Studying Cost Accounting is one of the best business investments a student can make. Why? Because success in any organization—from the smallest corner store to the largest multinational corporation—requires the use of cost accounting concepts and practices. Cost accounting provides key data to managers for planning and controlling, as well as costing products, services, even customers. This book focuses on how cost accounting helps managers make better decisions, as cost accountants are increasingly becoming integral members of their company’s decision-making teams. In order to emphasize this prominence in decision making, we use the “different costs for different purposes” theme throughout this book. By focusing on basic concepts, analyses, uses, and procedures instead of procedures alone, we recognize cost accounting as a managerial tool for business strategy and implementation.
We also prepare students for the rewards and challenges they face in the professional cost accounting world of today and tomorrow. For example, we emphasize both the development of analytical skills such as Excel to leverage available information technology and the values and behaviors that make cost accountants effective in the workplace.
New to This Edition
Deeper Consideration of Global Issues
Businesses today have no choice but to integrate into an increasingly global ecosystem. Virtually all aspects, including supply chains, product markets, and the market for managerial talent, have become more international in their outlook. To illustrate this, we incorporate global considerations into many of the chapters. For example, Chapter 6 talks about the special challenges of budgeting in multinational companies while Chapter 23 discusses the challenges of evaluating the performance of divisions located in different countries. The opener for Chapter 17 highlights the differences in the way process flows are accounted for under U.S. and international accounting rules and the impact of these differences on companies’ margins and after-tax income. Chapter 22 examines the importance of transfer pricing in minimizing the tax burden faced by multinational companies. Several new examples of management accounting applications in companies are drawn from international settings.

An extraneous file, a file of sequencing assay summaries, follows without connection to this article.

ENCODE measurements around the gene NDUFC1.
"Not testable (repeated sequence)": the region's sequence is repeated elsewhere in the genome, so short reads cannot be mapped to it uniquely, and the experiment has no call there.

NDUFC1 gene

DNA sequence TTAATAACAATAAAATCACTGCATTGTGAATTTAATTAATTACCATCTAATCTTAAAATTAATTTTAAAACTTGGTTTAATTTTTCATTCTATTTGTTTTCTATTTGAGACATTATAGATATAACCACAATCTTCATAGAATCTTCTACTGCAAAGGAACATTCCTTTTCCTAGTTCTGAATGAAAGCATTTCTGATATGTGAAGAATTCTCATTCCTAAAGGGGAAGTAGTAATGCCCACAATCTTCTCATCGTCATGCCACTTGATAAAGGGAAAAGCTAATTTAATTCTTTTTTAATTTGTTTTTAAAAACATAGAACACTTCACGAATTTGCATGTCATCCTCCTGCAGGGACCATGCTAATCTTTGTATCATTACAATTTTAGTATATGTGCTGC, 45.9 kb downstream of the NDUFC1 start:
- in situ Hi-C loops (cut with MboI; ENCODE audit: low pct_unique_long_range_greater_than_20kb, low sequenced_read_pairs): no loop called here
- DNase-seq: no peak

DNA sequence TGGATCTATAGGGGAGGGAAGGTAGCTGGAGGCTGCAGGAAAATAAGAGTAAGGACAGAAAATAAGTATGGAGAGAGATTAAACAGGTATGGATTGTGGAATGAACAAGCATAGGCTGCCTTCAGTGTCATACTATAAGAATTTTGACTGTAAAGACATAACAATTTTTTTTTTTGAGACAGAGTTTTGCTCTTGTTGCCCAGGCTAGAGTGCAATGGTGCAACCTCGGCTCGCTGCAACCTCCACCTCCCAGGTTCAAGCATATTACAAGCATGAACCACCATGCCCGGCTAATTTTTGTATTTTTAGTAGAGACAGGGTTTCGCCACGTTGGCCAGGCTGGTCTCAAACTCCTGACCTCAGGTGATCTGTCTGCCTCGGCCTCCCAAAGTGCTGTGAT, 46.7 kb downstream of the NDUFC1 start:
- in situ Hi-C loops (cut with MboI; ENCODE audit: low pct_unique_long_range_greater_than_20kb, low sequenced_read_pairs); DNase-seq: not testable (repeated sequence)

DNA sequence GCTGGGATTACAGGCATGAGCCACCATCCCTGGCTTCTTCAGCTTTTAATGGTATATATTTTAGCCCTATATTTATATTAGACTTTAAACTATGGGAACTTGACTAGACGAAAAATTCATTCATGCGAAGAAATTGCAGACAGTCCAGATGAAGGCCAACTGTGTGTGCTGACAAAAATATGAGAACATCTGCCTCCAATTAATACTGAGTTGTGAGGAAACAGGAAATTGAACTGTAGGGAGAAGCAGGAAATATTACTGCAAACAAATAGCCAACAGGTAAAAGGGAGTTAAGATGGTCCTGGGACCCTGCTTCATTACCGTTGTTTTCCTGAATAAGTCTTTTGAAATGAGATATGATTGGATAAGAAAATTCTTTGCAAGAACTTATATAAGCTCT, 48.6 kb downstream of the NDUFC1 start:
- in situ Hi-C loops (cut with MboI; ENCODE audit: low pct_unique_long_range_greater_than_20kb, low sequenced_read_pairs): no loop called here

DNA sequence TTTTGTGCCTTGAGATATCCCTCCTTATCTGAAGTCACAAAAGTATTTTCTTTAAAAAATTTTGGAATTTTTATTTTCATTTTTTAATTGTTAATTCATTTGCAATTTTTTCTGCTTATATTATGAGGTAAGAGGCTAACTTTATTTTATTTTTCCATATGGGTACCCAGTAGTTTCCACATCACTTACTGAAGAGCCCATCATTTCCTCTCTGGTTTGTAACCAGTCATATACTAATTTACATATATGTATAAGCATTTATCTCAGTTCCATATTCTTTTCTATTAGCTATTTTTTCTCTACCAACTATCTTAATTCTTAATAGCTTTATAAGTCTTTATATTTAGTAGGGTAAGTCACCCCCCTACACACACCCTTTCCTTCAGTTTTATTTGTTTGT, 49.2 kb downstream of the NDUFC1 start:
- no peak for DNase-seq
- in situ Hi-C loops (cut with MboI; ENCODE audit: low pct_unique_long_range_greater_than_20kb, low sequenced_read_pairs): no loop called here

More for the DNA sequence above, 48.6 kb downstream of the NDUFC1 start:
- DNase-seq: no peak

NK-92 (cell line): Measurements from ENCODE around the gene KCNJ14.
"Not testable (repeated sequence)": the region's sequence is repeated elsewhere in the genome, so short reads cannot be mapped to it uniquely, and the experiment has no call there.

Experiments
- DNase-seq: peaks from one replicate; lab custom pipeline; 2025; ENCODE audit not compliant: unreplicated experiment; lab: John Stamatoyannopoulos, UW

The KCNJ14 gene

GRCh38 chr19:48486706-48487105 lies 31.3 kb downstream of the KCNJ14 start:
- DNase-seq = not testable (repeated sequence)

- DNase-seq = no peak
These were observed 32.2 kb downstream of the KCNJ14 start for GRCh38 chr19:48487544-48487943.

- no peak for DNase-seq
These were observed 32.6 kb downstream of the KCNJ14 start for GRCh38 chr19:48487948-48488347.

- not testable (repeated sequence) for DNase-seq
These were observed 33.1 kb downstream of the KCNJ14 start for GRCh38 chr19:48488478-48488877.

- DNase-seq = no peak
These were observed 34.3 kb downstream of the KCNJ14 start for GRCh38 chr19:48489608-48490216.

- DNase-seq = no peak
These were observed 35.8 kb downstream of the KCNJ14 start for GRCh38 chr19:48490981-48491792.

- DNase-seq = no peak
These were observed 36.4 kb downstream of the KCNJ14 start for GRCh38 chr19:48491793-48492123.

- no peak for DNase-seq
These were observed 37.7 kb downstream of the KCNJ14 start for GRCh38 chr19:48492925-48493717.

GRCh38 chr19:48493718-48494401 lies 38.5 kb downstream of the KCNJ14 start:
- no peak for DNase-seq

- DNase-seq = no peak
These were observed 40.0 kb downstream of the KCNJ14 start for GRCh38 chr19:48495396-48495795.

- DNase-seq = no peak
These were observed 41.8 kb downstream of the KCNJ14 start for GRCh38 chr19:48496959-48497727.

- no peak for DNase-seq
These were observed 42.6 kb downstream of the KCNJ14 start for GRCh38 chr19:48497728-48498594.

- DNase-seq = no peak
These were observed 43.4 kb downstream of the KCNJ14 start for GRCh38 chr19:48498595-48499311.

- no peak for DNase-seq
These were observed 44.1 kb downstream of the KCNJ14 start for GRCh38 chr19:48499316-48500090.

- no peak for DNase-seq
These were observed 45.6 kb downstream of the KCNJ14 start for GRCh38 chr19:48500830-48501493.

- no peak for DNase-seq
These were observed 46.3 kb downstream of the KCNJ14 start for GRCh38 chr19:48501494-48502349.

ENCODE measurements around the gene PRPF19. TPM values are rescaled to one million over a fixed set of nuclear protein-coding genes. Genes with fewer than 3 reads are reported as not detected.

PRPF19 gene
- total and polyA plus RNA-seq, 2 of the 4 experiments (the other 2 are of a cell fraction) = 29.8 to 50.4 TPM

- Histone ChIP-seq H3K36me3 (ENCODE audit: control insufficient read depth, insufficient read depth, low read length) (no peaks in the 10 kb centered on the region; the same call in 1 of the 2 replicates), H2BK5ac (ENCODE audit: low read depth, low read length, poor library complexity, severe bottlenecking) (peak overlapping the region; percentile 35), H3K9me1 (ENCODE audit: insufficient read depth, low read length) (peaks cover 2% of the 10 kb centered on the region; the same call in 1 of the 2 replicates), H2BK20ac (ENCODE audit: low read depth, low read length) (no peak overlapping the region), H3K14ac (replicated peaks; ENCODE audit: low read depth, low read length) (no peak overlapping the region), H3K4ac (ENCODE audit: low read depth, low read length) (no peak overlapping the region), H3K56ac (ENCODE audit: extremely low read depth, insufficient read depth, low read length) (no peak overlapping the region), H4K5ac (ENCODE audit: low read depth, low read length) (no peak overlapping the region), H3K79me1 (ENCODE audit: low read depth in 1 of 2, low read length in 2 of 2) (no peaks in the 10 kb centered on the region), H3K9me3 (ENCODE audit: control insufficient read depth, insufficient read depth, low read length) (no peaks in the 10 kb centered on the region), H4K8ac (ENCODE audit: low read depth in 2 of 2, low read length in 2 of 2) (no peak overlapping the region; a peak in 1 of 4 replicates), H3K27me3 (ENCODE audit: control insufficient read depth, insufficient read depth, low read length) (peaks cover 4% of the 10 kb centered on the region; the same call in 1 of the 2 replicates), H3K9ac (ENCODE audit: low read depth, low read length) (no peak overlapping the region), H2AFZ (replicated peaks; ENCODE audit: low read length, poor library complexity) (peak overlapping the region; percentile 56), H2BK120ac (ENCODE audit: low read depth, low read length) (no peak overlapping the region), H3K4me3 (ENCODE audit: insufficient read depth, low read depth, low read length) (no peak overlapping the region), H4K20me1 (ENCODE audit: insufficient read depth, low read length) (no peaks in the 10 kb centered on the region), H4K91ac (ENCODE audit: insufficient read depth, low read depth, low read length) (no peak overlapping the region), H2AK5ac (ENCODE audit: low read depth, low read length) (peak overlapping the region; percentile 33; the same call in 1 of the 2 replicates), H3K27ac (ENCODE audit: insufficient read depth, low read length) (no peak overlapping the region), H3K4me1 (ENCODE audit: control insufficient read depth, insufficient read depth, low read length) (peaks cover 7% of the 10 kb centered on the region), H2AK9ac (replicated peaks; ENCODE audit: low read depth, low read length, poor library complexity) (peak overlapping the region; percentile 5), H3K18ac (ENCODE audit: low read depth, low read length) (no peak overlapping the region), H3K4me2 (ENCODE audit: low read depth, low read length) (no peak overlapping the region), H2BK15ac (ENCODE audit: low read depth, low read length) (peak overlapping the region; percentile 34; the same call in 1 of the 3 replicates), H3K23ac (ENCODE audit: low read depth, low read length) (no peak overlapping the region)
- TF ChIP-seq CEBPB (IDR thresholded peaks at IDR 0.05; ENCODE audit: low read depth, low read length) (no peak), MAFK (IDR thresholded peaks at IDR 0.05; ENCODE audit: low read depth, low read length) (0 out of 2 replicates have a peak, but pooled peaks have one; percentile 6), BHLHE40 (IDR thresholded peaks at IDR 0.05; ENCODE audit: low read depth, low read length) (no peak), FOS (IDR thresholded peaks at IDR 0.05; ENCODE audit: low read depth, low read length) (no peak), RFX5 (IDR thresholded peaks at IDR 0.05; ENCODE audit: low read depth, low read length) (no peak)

Increased Focus on Merchandising and Service Sectors
In keeping with the shifts in the U.S. and world economy, this edition makes greater use of merchandising and service sector examples, with corresponding de-emphasis of traditional manufacturing settings. For example, Chapter 10 illustrates linear cost functions in the context of payments for cloud computing services. Chapter 20 highlights inventory management in retail organizations and has a revised example based on a seller of sunglasses. Chapter 21 now incorporates a new running example that looks at capital budgeting in the context of a transportation company. Several Concepts in Action boxes focus on the merchandising and service sectors, including the use of activity-based costing to reduce the costs of health care delivery (Chapter 5), the structure of SGA costs at Nordstrom (Chapter 2), and an analysis of the operating income performance of Best Buy (Chapter 12).
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